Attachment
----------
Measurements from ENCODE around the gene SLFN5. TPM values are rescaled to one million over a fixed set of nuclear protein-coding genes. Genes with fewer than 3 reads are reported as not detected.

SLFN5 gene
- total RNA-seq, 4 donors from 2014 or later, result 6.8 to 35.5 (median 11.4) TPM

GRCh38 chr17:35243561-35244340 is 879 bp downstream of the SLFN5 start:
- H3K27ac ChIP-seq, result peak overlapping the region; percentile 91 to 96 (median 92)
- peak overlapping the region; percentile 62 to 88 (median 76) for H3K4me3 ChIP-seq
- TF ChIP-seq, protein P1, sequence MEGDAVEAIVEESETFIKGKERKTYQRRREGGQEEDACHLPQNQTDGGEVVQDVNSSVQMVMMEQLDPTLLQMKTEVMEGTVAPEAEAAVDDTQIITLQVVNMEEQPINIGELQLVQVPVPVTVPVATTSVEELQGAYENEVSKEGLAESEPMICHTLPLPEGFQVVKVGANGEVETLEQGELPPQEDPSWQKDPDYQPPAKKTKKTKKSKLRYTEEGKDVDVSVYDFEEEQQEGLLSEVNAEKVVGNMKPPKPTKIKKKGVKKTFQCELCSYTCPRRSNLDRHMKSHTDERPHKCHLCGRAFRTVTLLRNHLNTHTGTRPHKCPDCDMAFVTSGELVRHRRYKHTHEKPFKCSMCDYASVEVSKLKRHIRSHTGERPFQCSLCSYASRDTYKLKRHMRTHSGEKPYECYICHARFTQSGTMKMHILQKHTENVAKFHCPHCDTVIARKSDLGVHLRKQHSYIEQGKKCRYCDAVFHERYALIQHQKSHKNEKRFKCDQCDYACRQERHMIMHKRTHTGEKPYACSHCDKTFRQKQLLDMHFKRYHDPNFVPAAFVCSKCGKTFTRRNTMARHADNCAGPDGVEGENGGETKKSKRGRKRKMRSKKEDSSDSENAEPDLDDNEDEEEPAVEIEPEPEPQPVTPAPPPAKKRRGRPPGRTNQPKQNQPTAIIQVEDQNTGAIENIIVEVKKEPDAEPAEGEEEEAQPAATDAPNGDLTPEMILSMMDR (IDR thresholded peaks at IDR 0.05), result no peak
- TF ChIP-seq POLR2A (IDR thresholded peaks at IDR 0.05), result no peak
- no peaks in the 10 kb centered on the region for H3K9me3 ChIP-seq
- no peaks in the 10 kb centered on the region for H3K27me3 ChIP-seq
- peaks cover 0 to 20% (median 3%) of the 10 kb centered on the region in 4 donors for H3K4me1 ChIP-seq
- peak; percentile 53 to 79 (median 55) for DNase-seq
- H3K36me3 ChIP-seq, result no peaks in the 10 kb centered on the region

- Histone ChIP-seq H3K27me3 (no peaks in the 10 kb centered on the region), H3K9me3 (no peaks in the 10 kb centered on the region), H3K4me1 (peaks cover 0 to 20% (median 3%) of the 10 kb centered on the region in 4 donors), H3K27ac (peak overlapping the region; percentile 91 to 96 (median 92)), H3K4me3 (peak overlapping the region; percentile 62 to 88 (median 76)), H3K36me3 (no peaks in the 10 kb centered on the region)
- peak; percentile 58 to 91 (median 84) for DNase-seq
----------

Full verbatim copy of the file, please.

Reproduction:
Measurements from ENCODE around the gene SLFN5. TPM values are rescaled to one million over a fixed set of nuclear protein-coding genes. Genes with fewer than 3 reads are reported as not detected.

SLFN5 gene
- total RNA-seq, 4 donors from 2014 or later, result 6.8 to 35.5 (median 11.4) TPM

GRCh38 chr17:35243561-35244340 is 879 bp downstream of the SLFN5 start:
- H3K27ac ChIP-seq, result peak overlapping the region; percentile 91 to 96 (median 92)
- peak overlapping the region; percentile 62 to 88 (median 76) for H3K4me3 ChIP-seq
- TF ChIP-seq, protein P1, sequence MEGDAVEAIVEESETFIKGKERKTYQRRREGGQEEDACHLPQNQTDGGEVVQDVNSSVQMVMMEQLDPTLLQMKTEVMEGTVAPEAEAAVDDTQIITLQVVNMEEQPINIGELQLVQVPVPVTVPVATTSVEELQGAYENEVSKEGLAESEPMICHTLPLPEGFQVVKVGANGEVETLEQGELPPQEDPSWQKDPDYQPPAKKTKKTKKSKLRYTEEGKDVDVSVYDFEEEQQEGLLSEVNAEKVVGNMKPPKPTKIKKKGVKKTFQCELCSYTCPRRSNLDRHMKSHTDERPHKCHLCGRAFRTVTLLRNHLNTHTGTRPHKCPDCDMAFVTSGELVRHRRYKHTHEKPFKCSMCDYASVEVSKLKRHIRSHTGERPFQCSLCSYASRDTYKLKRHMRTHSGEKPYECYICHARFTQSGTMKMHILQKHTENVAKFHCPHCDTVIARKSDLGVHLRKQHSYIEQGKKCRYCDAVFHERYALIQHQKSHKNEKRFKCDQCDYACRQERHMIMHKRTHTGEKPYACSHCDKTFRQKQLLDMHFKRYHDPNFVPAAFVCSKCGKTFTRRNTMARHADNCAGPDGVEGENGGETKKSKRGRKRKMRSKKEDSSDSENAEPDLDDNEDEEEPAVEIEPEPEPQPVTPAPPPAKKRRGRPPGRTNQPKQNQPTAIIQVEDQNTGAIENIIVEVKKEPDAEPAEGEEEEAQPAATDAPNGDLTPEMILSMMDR (IDR thresholded peaks at IDR 0.05), result no peak
- TF ChIP-seq POLR2A (IDR thresholded peaks at IDR 0.05), result no peak
- no peaks in the 10 kb centered on the region for H3K9me3 ChIP-seq
- no peaks in the 10 kb centered on the region for H3K27me3 ChIP-seq
- peaks cover 0 to 20% (median 3%) of the 10 kb centered on the region in 4 donors for H3K4me1 ChIP-seq
- peak; percentile 53 to 79 (median 55) for DNase-seq
- H3K36me3 ChIP-seq, result no peaks in the 10 kb centered on the region

- Histone ChIP-seq H3K27me3 (no peaks in the 10 kb centered on the region), H3K9me3 (no peaks in the 10 kb centered on the region), H3K4me1 (peaks cover 0 to 20% (median 3%) of the 10 kb centered on the region in 4 donors), H3K27ac (peak overlapping the region; percentile 91 to 96 (median 92)), H3K4me3 (peak overlapping the region; percentile 62 to 88 (median 76)), H3K36me3 (no peaks in the 10 kb centered on the region)
- peak; percentile 58 to 91 (median 84) for DNase-seq